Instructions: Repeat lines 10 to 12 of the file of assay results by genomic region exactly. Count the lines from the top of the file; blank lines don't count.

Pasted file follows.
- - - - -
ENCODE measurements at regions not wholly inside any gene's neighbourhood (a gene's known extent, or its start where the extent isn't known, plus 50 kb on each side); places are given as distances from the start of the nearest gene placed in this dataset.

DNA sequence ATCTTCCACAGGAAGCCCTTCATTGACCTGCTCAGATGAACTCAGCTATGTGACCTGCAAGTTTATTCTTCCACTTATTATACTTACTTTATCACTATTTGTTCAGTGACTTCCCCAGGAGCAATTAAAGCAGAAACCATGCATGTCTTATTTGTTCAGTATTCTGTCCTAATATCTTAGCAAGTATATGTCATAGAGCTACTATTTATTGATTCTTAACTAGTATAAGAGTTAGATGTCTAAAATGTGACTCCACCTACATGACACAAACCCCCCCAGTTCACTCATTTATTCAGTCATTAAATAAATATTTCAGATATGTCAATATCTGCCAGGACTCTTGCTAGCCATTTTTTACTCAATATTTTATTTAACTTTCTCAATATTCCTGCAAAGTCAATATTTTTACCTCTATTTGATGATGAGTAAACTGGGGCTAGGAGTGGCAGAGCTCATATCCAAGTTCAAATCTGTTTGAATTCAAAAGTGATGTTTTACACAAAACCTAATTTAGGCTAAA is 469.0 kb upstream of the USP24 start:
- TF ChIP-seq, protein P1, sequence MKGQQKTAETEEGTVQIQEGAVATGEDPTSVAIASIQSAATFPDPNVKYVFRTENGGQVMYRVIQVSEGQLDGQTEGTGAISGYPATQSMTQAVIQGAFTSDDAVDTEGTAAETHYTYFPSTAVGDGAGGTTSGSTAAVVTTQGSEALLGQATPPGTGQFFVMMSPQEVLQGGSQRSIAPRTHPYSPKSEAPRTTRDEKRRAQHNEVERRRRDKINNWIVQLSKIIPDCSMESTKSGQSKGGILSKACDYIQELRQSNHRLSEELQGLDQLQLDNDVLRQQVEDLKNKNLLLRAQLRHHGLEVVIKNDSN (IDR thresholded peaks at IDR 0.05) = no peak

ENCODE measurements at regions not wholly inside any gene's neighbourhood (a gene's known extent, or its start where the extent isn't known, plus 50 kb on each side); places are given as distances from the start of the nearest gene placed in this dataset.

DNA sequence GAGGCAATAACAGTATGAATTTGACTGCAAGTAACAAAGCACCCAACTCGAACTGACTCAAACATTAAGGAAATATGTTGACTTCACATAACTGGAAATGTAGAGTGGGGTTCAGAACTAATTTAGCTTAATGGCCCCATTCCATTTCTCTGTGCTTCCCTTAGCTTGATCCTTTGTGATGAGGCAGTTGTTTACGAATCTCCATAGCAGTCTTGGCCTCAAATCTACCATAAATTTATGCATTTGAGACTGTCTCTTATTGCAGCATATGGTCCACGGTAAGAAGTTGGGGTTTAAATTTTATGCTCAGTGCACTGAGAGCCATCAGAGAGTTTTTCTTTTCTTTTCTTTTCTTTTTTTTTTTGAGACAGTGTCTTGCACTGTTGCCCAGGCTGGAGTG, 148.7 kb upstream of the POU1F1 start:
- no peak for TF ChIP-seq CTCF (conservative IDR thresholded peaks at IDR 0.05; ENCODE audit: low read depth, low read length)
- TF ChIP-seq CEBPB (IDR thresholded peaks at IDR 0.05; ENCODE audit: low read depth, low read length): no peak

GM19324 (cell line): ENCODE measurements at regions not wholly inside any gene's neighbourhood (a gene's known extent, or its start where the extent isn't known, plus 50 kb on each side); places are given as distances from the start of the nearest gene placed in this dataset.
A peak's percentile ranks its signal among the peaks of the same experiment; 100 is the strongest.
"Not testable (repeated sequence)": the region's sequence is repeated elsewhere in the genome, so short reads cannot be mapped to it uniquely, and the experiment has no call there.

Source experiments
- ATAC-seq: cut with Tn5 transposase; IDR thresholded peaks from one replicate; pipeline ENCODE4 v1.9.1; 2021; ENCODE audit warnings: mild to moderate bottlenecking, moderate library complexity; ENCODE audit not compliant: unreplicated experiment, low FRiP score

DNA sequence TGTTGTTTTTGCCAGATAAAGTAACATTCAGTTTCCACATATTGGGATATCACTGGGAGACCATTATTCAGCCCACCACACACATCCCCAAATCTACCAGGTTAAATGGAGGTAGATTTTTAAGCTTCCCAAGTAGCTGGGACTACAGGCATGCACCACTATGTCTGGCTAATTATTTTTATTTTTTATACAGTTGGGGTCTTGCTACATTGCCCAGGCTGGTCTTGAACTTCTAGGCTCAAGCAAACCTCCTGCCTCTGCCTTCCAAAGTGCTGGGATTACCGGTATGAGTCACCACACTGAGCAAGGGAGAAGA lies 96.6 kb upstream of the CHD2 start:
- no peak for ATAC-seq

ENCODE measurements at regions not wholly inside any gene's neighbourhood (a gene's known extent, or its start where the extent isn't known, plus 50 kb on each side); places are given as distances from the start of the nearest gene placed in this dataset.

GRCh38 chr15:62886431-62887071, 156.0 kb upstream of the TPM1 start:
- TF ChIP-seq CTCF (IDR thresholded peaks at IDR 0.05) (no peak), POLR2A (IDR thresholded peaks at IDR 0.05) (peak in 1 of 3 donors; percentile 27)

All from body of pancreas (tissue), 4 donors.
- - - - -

"Not testable (repeated sequence)": the region's sequence is repeated elsewhere in the genome, so short reads cannot be mapped to it uniquely, and the experiment has no call there.

Source experiments
- ATAC-seq: cut with Tn5 transposase; IDR thresholded peaks from one replicate; pipeline ENCODE4 v1.9.1; 2021; ENCODE audit warnings: mild to moderate bottlenecking, moderate library complexity; ENCODE audit not compliant: unreplicated experiment, low FRiP score